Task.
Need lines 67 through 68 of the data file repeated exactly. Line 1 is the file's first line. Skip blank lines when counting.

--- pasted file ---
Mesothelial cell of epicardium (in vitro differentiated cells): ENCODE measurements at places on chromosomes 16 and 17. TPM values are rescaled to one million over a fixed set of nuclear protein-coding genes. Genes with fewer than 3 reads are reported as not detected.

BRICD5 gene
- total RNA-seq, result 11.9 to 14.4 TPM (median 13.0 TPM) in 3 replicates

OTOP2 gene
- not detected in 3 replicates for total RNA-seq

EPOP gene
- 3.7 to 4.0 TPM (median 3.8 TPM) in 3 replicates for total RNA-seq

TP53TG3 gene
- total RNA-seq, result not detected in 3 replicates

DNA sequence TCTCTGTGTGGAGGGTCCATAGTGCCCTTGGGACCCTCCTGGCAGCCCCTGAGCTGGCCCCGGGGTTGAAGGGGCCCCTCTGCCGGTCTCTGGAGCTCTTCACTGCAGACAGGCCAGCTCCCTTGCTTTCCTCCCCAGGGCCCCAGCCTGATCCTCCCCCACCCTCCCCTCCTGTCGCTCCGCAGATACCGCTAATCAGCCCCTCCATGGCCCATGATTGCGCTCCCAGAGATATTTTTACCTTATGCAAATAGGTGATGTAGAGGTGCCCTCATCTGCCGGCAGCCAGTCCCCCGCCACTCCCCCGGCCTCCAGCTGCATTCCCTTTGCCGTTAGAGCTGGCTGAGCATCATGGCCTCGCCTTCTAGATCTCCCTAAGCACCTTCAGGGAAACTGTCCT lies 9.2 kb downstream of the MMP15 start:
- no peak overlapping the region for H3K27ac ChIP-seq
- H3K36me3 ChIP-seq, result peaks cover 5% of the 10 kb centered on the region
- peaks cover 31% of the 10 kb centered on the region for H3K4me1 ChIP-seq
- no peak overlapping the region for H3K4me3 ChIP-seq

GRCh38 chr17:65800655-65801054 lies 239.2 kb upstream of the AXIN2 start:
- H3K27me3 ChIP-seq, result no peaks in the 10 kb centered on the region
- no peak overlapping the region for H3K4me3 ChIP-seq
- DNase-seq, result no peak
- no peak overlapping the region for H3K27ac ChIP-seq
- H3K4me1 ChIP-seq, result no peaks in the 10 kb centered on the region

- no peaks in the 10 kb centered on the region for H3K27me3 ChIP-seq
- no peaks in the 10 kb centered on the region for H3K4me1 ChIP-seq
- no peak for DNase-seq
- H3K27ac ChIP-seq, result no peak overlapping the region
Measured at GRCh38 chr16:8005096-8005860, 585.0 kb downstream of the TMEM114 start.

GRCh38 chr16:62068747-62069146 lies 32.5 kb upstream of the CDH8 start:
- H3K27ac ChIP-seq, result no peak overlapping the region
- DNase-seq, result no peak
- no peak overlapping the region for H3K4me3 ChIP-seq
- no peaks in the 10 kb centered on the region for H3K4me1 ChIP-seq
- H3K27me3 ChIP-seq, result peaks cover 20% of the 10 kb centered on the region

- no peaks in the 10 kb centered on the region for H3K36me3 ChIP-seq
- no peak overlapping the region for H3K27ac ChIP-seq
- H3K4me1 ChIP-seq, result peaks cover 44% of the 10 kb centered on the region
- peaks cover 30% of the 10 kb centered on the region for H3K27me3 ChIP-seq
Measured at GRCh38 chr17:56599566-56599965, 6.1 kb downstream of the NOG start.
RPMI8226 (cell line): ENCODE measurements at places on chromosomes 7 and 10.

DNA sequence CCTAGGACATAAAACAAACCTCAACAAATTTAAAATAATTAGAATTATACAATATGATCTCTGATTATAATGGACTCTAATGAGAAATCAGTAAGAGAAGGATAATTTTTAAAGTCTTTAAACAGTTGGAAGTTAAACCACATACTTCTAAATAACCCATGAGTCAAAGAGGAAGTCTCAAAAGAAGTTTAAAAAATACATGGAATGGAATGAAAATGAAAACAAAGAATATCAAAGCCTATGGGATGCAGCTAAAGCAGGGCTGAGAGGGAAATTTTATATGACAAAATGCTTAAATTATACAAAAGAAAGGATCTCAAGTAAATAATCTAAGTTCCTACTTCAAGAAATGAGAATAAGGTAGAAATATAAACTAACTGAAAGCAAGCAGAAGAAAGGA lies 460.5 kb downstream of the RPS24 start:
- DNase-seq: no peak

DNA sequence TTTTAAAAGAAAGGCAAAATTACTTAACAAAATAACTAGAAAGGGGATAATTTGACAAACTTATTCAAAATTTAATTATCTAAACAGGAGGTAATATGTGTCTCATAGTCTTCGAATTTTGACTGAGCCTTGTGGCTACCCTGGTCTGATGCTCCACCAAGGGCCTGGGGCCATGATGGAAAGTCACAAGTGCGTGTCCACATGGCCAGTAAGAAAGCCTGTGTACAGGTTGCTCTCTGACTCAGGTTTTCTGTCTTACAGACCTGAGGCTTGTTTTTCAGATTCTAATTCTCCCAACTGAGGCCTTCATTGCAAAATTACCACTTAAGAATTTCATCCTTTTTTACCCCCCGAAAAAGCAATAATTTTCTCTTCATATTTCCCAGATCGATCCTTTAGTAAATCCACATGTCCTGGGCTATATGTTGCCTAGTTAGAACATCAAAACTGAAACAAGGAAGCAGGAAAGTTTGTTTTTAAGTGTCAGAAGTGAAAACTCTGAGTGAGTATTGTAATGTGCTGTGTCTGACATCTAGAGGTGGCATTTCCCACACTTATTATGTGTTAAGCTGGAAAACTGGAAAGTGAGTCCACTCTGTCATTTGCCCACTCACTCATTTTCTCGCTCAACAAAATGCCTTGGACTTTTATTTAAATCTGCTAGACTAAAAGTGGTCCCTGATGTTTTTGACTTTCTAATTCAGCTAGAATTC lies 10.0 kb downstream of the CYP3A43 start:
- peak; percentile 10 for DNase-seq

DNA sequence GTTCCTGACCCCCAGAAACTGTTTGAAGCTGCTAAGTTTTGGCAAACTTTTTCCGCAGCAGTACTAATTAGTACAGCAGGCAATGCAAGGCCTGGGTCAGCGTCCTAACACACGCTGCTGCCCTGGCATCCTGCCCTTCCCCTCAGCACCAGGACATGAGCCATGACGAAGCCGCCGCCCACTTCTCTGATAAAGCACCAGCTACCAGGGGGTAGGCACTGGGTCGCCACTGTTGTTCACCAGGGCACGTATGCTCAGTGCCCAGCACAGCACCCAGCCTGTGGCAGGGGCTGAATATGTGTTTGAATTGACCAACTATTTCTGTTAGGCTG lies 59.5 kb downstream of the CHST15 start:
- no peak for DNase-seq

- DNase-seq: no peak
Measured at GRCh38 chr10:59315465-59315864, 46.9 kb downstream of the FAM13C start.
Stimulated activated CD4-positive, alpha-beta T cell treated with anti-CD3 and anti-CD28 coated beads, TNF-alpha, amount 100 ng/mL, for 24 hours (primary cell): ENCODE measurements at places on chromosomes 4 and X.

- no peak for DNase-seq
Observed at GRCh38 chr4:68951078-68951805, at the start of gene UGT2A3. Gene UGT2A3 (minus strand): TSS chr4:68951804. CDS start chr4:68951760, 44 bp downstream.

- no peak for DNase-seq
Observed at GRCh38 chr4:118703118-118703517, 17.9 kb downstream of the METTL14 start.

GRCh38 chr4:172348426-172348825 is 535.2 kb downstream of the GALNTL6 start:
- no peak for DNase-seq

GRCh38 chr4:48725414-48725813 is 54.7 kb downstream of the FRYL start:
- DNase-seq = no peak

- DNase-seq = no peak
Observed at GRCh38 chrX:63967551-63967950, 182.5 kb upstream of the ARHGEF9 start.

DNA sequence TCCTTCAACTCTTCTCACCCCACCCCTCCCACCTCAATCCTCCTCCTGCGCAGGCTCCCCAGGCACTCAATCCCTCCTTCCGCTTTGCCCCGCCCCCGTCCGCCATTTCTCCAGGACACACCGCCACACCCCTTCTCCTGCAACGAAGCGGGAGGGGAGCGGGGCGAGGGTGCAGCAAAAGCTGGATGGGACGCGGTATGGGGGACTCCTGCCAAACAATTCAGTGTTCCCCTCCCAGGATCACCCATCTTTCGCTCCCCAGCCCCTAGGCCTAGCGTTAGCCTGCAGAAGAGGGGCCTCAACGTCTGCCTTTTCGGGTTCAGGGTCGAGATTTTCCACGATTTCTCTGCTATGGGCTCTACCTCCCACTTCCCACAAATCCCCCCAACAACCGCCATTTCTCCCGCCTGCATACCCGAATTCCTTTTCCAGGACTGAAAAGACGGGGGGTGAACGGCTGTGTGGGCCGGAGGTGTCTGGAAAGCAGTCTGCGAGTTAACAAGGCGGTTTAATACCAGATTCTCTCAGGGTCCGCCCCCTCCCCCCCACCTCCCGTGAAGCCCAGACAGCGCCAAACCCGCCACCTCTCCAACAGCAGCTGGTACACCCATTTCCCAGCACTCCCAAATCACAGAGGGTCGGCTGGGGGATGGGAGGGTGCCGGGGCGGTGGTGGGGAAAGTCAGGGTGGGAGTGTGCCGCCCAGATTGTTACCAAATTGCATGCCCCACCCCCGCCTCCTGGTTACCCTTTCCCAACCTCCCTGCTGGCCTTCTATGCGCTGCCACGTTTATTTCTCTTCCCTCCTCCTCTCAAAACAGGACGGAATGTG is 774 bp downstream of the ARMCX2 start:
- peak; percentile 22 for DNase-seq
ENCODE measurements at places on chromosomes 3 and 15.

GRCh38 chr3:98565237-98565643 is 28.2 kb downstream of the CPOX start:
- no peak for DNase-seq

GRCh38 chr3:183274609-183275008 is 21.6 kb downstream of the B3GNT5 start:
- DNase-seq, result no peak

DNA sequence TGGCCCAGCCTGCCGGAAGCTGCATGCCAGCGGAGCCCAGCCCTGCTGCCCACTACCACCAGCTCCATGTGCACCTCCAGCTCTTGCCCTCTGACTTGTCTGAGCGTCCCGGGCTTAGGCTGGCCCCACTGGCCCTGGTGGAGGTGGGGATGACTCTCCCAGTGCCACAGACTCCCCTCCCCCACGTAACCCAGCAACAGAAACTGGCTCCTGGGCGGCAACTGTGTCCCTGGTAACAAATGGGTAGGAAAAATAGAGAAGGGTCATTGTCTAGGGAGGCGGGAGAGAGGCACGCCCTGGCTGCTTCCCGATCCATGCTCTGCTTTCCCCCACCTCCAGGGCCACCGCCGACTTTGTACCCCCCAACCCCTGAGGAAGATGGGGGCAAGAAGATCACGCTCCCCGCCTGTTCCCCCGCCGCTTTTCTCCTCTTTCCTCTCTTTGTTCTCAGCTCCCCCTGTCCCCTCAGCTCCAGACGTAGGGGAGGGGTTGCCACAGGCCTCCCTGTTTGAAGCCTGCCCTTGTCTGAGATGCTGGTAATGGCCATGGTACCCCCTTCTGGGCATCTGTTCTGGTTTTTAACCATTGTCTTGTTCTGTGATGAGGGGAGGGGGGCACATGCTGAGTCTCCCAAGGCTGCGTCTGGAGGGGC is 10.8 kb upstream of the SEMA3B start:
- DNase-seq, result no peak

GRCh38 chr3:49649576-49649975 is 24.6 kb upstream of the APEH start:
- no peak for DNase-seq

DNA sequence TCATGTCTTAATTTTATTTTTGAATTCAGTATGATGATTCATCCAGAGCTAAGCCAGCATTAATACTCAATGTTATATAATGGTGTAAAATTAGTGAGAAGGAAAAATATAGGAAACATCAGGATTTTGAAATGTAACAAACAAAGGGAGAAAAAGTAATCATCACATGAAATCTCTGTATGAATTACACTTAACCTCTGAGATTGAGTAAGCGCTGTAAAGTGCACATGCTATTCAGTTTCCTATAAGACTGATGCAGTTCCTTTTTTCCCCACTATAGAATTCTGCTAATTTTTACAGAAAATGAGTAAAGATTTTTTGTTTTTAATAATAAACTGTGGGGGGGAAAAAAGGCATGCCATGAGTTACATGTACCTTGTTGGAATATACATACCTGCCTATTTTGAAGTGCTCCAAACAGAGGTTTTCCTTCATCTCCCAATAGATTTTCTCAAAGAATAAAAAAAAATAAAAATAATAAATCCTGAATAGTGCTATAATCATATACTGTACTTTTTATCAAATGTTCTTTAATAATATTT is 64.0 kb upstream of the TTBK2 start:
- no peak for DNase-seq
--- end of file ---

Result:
- no peak for DNase-seq

DNA sequence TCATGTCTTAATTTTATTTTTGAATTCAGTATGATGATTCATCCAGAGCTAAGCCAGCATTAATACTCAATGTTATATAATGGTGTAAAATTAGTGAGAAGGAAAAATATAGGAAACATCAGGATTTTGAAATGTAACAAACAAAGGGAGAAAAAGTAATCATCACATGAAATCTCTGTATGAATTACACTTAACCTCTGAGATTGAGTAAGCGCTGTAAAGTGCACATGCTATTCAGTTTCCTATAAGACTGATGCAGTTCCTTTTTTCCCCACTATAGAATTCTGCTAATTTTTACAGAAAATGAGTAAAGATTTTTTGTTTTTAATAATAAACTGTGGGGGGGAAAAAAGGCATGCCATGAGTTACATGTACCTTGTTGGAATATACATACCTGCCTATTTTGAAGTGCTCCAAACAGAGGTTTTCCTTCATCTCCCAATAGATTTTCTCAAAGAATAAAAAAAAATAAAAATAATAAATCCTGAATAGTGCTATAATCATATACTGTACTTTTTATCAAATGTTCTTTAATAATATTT is 64.0 kb upstream of the TTBK2 start: